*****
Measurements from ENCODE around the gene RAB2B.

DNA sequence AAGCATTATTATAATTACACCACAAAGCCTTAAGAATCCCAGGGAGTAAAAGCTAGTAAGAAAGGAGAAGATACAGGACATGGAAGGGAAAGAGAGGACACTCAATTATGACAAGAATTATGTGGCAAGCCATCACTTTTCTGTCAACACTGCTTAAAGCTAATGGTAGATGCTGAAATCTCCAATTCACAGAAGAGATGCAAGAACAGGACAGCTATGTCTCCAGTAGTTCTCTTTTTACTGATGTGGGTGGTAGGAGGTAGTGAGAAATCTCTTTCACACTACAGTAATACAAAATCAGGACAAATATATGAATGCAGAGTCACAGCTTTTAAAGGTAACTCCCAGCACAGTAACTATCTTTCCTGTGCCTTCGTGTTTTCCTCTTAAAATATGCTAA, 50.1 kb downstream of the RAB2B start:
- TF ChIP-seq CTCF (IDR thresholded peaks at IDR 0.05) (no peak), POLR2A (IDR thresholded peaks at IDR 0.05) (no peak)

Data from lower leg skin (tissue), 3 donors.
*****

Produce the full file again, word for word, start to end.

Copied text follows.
Measurements from ENCODE around the gene RAB2B.

DNA sequence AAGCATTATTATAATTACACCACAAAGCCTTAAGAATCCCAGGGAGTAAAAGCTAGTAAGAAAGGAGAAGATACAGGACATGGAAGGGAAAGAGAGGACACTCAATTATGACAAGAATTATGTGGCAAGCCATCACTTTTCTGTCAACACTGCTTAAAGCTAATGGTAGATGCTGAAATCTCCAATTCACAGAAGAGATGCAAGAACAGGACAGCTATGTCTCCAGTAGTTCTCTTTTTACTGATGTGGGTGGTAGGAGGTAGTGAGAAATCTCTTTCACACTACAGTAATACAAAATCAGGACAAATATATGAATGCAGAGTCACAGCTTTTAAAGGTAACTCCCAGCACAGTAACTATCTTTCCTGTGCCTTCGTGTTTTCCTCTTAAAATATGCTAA, 50.1 kb downstream of the RAB2B start:
- TF ChIP-seq CTCF (IDR thresholded peaks at IDR 0.05) (no peak), POLR2A (IDR thresholded peaks at IDR 0.05) (no peak)

Data from lower leg skin (tissue), 3 donors.